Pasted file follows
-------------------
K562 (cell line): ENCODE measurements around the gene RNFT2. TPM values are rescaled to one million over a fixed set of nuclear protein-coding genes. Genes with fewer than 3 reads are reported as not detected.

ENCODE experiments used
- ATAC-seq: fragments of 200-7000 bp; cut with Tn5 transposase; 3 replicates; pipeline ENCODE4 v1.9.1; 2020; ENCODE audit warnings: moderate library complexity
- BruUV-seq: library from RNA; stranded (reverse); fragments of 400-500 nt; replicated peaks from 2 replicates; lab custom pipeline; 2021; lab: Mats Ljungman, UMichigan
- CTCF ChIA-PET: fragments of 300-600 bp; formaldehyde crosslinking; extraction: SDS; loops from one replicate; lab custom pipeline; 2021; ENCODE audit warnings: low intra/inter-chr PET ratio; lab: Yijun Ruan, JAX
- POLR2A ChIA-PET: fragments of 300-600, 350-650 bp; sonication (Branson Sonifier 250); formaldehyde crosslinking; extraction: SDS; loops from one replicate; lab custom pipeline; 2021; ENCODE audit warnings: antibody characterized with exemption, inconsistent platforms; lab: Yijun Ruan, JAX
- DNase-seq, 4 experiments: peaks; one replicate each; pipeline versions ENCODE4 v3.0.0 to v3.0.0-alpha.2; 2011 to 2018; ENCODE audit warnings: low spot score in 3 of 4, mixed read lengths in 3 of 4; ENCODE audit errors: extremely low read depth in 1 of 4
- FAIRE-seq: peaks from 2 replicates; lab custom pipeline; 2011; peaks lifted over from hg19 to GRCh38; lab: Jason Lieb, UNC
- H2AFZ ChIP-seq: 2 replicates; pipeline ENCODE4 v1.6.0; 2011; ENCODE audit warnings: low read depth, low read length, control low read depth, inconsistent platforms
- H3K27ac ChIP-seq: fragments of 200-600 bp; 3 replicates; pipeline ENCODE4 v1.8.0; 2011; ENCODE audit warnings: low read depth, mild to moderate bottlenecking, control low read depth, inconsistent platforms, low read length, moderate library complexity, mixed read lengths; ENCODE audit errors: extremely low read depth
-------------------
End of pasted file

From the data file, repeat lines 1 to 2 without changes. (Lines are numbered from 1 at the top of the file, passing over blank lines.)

K562 (cell line): ENCODE measurements around the gene RNFT2. TPM values are rescaled to one million over a fixed set of nuclear protein-coding genes. Genes with fewer than 3 reads are reported as not detected.

ENCODE experiments used